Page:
A Look Back: Lincoln Theatre and Black Broadway

By Mary-Alice Farina

The Lincoln Theatre is approaching its 90th anniversary as a cultural beacon of the U Street district. But impending closure threatens to break an important chain in D.C. history.

The theater opened in 1922 at 12th and U Streets, at the height of the racial ghettoization of D.C. Although the District outlawed Jim Crow laws in 1917, segregation became a reality in D.C. Racially restrictive housing covenants and Depression-era laws ended up restricting housing and services to non-whites in certain neighborhoods.

In the face of this, U Street evolved into Black Broadway, an inimitable nexus of businesses, civil institutions, entertainment venues and homes. The area first experienced a boom after the Civil War, as thousands of new residents moved from the south. Between 1900 and 1948, U Street proved a vital epicenter for those suffering under the legacy of slavery.

The Lincoln Theatre was a luminous cornerstone in the grim shadow of segregation, a place where those ostracized by much of the country had a bright future. Tennis star Arthur Ashe recalled the 1940s on U Street: “The cream of black society and everybody else passed through there… You always had the sense that something big was about to happen.” As Teresa Wiltz put it in her evocative 2006 Washington Post article, “With U Street, black D.C. could lay claim to a world that was, to borrow a phrase of the hip-hop generation, ‘for us, by us.’”

The theater was one of a number of such venues built in D.C. by two ill-fated white entrepreneurs. The Lincoln thrived when it opened, first as a first-run silent film and vaudeville house, then in 1927, when it became a luxurious cinema venue with a ballroom downstairs. Proprietor Abe Lichtman brought huge names to the theater including Count Basie, Eleanor Roosevelt and Bess Truman, which eventually paved the way for the likes of Duke Ellington, Pearl Bailey, Louis Armstrong, Lionel Hampton, Ella Fitzgerald, Cab Calloway, Billie Holiday and Sarah Vaughn.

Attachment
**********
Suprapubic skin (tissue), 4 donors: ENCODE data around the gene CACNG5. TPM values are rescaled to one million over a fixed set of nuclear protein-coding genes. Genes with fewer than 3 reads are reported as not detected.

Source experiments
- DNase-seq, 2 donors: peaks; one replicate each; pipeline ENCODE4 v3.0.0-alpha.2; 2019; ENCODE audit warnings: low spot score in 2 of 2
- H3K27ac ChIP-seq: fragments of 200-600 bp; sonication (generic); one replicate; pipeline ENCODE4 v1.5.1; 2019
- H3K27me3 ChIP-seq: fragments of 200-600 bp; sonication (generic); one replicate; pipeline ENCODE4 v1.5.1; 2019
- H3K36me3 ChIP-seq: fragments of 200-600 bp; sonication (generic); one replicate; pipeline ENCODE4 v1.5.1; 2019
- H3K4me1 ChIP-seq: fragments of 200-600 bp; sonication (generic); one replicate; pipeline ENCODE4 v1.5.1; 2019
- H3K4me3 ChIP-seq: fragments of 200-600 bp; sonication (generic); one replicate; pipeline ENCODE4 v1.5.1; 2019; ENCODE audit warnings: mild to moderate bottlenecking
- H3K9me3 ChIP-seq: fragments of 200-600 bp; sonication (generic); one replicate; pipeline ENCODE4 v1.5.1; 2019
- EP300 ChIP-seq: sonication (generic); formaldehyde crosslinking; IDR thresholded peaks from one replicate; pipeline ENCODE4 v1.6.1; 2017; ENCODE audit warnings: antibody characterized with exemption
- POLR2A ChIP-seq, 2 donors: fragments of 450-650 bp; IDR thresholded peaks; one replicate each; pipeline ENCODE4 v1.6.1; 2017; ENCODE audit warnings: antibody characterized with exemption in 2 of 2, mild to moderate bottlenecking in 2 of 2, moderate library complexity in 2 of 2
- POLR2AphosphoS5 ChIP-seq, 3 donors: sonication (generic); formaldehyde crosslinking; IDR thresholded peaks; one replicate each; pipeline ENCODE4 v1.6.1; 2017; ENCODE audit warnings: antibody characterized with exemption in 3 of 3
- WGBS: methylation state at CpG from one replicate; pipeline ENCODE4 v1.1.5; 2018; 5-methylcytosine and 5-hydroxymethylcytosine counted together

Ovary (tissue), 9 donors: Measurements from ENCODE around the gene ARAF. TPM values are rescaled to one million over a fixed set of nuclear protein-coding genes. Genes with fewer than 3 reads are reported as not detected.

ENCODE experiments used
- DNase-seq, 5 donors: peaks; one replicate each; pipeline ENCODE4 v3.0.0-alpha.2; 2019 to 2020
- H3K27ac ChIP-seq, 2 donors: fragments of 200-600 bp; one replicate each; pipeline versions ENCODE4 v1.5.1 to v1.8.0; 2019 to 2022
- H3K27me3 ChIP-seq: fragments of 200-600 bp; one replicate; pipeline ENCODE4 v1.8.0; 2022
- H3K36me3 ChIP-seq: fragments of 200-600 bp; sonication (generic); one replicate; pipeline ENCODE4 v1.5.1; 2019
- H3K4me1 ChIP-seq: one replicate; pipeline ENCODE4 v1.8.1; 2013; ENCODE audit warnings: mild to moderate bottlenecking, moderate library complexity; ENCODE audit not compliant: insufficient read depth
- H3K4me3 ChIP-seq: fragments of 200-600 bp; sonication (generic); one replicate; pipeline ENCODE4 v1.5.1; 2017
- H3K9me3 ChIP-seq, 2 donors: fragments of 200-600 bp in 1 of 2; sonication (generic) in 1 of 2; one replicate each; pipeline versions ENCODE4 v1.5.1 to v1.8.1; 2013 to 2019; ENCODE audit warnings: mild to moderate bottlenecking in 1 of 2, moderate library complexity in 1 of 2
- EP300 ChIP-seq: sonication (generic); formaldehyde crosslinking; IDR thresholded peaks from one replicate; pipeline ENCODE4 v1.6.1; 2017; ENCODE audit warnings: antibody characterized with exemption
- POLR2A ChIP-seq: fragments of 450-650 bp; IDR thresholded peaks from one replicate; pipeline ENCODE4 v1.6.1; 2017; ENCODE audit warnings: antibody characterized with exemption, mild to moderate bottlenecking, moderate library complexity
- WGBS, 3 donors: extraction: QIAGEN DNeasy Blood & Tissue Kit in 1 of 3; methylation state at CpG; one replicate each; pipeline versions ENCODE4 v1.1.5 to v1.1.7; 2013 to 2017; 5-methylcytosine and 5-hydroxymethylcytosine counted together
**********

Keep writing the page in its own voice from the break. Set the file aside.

For forty years the Lincoln reigned as an institution of U Street nightlife. That changed on April 4, 1968, the day of Martin Luther King, Jr.’s assassination. As the devastating news spread, crowds formed on the streets of downtown D.C., with outrage and sadness gradually twisting into violence and rioting. D.C.’s landscape would be radically altered for the next 30 years a result of the damage from the riots. U Street businesses were hit hard and wealthy and middle class people fled to the suburbs. Likewise, the Lincoln fell into disrepair and disuse, finally shutting its doors in 1981.

Then in 1989, the theater received $4 million in federal money toward its $9 million restoration. The Lincoln reopened in 1994, marking a turning point for the Columbia Heights, Shaw and U Street districts, which have undergone revitalization in recent years. These areas were back in business, with the Lincoln once again at the forefront.

But the Lincoln has been plagued by financial woes in recent years. It almost closed due to low funds in 2007, the year it became a historic landmark and property of the city. The city gave it $1.5 million for capital improvements to fix the roof and plumbing. But it once again faces closure. Without at a boost of at least $500,000, the theater will close by the end of the year.

Mary-Alice Farina is a writer for 365DC. Read her in-depth Lincoln Theatre history here and follow her on twitter at @mafalicious.